Further, this type of assistance is unlikely to fit within any of the exceptions to the Prohibition on Beneficiary Inducements as the assistance does not directly relate to the provision of care to the beneficiary or otherwise facilitate the beneficiaries ability to obtain care.  In addition, if this type of assistance is provided by the hospital for any length of time, the assistance will not qualify as being “inexpensive” and of “nominal value”.  Finally, although a hospital could apply for an Advisory Opinion from the OIG as to whether it would prosecute the hospital for providing such assistance, the normal Advisory Opinion process takes anywhere from nine (9) to twelve (12) months (far too long to be of use to the hospital during the midst of the Outbreak).[7] Given these facts, hospitals are between a rock and a hard place when it comes to determining whether they can or should offer non-healthcare related assistance to their communities in response to the Outbreak.

The only way this issue can be resolved quickly enough to guide hospitals as they make these decisions during the midst of the Outbreak is for the OIG to issue a Policy Statement or a Notice of Enforcement Discretion specifically addressing this issue.  There is precedent for the OIG taking such a step in connection with the Outbreak.  On March 17, 2020, the OIG issued “OIG Policy Statement Regarding Physicians and Other Practitioners That Reduce or Waive Amounts Owed by Federal Health Care Program Beneficiaries for Telehealth Services During the 2019 Novel Coronavirus (COVID-19) Outbreak” to clarify its position on whether an offer to waive co-pays for telehealth visits violated the Prohibition on Beneficiary Inducements.[8] Similarly, on March 20, 2020, the Office of Civil Rights issued “Notification of Enforcement Discretion for Telehealth Remote Communications During the COVID-19 Nationwide Public Health Emergency” to clarify its position on the use of publicly-available means of communication for telehealth visits.[9]

Clearly, each of those issues differ from the provision of non-healthcare related assistance in that they directly relate to the provision of healthcare services during the Outbreak.  At the same time, the need for healthcare services is simply the first and most immediate need caused by the Outbreak.  Very quickly, especially if stay-at-home and work-from-home orders remain in place for long, the other personal and societal costs of the Outbreak will begin to be felt across the nation.  As is often the case, such costs will be felt the most quickly and most severely by those on the lower rungs of the economic ladder.  Rural communities often have a disproportionate share of such people.  As a result, the OIG needs to act now to provide guidance to rural hospitals to allow them to provide much-needed non-healthcare related assistance for their communities.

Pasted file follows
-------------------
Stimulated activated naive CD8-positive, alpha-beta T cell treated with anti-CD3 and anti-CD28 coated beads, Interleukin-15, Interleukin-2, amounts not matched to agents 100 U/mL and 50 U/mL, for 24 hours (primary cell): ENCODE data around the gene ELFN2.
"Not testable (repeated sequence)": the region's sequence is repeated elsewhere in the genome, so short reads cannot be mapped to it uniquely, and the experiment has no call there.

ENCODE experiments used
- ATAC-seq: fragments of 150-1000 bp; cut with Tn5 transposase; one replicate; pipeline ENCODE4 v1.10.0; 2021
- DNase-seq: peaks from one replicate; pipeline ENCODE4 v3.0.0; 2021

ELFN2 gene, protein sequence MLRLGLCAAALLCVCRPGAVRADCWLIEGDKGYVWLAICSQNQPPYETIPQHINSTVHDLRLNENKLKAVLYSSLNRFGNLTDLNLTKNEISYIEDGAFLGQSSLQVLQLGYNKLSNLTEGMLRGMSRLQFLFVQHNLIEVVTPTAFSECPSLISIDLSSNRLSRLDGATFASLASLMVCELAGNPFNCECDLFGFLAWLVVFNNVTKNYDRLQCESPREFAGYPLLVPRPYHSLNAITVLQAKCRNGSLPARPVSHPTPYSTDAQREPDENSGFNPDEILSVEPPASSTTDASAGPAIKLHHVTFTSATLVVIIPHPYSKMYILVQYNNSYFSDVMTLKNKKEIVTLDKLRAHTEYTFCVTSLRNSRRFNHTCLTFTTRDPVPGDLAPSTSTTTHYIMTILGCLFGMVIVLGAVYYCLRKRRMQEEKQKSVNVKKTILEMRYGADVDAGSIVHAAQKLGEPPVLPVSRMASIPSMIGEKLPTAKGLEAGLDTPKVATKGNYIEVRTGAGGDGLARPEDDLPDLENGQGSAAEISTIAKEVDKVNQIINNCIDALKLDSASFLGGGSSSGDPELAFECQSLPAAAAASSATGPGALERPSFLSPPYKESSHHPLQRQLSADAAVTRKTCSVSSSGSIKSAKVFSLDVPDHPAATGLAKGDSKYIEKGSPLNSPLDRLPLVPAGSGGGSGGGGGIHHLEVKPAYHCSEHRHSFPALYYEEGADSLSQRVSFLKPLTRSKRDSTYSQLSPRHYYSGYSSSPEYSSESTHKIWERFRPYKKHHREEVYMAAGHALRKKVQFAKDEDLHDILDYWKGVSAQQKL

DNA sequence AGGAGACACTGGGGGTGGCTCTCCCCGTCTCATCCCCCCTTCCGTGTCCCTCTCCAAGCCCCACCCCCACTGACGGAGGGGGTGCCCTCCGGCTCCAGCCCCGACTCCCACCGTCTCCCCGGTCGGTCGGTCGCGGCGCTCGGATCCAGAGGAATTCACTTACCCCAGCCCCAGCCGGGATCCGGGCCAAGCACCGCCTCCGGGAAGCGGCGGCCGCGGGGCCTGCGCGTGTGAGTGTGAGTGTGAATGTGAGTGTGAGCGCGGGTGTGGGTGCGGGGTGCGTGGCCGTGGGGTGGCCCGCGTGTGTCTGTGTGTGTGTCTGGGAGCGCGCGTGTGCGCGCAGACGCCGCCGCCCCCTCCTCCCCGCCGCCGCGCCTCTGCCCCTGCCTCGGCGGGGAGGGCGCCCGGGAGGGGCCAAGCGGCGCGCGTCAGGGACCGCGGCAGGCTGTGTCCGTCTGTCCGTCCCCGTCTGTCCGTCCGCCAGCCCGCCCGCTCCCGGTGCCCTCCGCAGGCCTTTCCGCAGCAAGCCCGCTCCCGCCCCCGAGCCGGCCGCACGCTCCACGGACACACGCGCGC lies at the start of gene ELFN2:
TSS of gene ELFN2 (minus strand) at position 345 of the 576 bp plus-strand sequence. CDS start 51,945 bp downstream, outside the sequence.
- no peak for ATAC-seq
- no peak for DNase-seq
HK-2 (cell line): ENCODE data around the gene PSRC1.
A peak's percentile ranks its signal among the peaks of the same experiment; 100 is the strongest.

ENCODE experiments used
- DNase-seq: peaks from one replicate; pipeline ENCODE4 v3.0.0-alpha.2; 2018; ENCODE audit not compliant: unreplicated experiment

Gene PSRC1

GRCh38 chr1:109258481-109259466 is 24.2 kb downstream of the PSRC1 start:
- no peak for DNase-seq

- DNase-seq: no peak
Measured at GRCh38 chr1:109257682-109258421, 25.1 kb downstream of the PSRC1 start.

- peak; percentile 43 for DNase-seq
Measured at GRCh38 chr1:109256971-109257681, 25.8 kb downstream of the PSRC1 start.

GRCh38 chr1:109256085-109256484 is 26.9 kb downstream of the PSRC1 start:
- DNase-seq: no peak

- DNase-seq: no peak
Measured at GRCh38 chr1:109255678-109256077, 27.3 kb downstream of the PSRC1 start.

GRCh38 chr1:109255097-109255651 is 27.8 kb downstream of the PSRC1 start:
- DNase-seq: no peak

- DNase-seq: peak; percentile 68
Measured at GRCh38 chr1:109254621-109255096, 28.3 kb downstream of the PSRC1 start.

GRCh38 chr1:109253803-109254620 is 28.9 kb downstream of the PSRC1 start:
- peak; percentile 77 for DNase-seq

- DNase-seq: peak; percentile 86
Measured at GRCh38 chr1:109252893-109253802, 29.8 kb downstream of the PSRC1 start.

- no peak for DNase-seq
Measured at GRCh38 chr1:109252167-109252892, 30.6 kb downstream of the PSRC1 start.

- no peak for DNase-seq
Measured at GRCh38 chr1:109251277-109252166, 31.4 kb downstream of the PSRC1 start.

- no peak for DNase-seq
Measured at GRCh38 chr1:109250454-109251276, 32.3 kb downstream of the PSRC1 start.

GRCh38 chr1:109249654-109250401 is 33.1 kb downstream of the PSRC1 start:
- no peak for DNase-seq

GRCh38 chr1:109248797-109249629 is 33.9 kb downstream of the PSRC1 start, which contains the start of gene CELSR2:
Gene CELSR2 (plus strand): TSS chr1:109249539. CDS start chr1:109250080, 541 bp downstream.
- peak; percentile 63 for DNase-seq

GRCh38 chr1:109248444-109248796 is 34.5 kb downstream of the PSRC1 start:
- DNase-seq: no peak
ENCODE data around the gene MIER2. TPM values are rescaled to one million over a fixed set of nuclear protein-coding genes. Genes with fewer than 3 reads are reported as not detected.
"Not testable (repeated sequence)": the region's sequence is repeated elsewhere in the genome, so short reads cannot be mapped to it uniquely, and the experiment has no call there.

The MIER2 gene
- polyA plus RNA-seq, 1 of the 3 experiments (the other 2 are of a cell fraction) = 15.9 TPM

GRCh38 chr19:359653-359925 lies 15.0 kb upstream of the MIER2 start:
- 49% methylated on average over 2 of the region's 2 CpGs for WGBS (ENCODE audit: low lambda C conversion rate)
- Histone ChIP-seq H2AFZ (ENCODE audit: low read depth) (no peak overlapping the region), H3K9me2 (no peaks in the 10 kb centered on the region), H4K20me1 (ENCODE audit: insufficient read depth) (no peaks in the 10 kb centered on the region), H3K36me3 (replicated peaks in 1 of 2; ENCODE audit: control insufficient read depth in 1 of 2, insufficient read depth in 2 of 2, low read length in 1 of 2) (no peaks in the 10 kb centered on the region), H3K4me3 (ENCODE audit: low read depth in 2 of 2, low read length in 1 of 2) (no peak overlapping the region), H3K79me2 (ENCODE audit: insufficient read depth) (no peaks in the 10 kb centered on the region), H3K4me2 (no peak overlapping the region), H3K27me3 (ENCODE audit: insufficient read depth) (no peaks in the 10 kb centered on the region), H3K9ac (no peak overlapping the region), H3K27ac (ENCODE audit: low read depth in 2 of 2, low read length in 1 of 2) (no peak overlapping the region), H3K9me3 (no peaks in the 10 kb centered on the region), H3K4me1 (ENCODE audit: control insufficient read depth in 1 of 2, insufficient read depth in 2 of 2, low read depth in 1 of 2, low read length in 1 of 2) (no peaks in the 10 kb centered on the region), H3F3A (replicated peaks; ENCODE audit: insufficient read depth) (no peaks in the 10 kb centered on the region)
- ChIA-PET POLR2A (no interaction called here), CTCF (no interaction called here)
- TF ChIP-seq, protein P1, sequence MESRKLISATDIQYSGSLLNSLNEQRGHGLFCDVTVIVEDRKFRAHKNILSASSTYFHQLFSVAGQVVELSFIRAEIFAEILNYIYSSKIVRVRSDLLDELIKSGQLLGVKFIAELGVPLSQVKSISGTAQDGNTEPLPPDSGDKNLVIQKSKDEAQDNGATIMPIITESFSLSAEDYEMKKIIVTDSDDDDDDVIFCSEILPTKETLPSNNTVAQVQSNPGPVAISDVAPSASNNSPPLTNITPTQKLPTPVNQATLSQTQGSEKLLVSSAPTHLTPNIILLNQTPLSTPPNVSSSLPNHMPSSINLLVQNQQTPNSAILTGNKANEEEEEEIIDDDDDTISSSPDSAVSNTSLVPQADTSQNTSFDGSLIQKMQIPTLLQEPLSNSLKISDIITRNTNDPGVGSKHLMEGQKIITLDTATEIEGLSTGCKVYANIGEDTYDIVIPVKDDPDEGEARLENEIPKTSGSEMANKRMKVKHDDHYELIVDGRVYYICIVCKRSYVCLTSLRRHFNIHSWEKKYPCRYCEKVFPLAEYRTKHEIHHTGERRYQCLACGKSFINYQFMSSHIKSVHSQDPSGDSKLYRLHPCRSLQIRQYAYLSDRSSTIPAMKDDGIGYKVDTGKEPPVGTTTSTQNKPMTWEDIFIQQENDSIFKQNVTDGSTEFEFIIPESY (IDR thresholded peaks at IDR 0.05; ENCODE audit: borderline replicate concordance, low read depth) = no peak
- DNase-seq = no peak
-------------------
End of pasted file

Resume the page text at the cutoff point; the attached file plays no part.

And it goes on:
In the interim, if a rural hospital desires to provide or is called upon to provide non-healthcare related assistance to its community, the hospital should carefully review the Prohibition on Beneficiary Inducements and its exceptions to determine whether the assistance in question might fit within an exception.  In particular, the hospital should focus on the exception related to the provision of items or services that facilitate the provision of or relate to the provision of care.  The hospital should also review OIG Advisory Opinions on this topic as they provide insight into the OIG’s prosecutorial interests in this area.  Please note, however, that Advisory Opinions are not binding on the OIG except as to their recipients.  As a result, the Advisory Opinions can only be used to gain insight into OIG’s thinking on this issue, but not as binding precedent.  In addition, the hospital should consult its attorney for guidance in structuring such assistance in a manner to minimize risks under the Prohibition on Beneficiary Inducement.

This blog post was drafted by Spencer Fane LLP attorneys Donn Herring and Laura Bond. Donn is a partner in the St. Louis, MO office, and Laura is an of counsel in the Overland Park, KS office. For more information, visit spencerfane.com.


[1] 42 U.S.C. 1320a–7a(a)(5)

[2] 42 C.F.R. 1003.110 (emphasis added)

[3] Id.

[4] “Offering Gifts and Other Inducements to Beneficiaries,” Office of Inspector General Special Advisory Bulletin, August 2002.

[5] Office of Inspector General Policy Statement Regarding Gifts of Nominal Value To Medicare and Medicaid Beneficiaries, December 7, 2016.

[6] See, e.g., OIG Advisory Opinions 2002-01, 2010-07, 2018-05, 2019-02, 2019-03, 2019-04 and 2019-06.

[7] The OIG recently added a portal to send COVID-19 related questions to the OIG (which could include questions related to the applicability of the Prohibition of Beneficiary Inducements.  To date, OIG has not publicly responded to any such questions.  Further, it is not clear at this time the impact of such responses from an enforcement standpoint.

[8] https://oig.hhs.gov/fraud/docs/alertsandbulletins/2020/policy-telehealth-2020.pdf

[9] https://www.hhs.gov/hipaa/for-professionals/special-topics/emergency-preparedness/notification-enforcement-discretion-telehealth/index.html